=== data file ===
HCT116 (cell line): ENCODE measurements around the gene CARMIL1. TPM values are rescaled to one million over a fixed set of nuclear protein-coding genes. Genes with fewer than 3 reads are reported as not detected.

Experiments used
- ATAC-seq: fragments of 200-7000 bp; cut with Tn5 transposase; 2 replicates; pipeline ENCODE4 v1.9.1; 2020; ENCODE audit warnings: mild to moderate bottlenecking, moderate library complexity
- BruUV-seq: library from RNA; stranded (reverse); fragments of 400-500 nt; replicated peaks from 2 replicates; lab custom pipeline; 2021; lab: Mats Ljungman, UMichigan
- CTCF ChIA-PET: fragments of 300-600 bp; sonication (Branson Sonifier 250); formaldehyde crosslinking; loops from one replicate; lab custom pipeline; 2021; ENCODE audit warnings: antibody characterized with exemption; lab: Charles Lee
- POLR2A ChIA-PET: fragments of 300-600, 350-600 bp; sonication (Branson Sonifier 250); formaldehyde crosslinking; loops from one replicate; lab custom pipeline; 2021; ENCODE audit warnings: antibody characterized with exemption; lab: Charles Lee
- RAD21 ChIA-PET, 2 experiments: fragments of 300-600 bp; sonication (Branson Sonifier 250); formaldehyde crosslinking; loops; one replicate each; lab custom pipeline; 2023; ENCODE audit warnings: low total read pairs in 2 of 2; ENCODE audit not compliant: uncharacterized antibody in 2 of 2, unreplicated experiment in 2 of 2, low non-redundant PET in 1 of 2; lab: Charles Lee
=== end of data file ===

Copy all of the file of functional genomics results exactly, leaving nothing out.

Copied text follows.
HCT116 (cell line): ENCODE measurements around the gene CARMIL1. TPM values are rescaled to one million over a fixed set of nuclear protein-coding genes. Genes with fewer than 3 reads are reported as not detected.

Experiments used
- ATAC-seq: fragments of 200-7000 bp; cut with Tn5 transposase; 2 replicates; pipeline ENCODE4 v1.9.1; 2020; ENCODE audit warnings: mild to moderate bottlenecking, moderate library complexity
- BruUV-seq: library from RNA; stranded (reverse); fragments of 400-500 nt; replicated peaks from 2 replicates; lab custom pipeline; 2021; lab: Mats Ljungman, UMichigan
- CTCF ChIA-PET: fragments of 300-600 bp; sonication (Branson Sonifier 250); formaldehyde crosslinking; loops from one replicate; lab custom pipeline; 2021; ENCODE audit warnings: antibody characterized with exemption; lab: Charles Lee
- POLR2A ChIA-PET: fragments of 300-600, 350-600 bp; sonication (Branson Sonifier 250); formaldehyde crosslinking; loops from one replicate; lab custom pipeline; 2021; ENCODE audit warnings: antibody characterized with exemption; lab: Charles Lee
- RAD21 ChIA-PET, 2 experiments: fragments of 300-600 bp; sonication (Branson Sonifier 250); formaldehyde crosslinking; loops; one replicate each; lab custom pipeline; 2023; ENCODE audit warnings: low total read pairs in 2 of 2; ENCODE audit not compliant: uncharacterized antibody in 2 of 2, unreplicated experiment in 2 of 2, low non-redundant PET in 1 of 2; lab: Charles Lee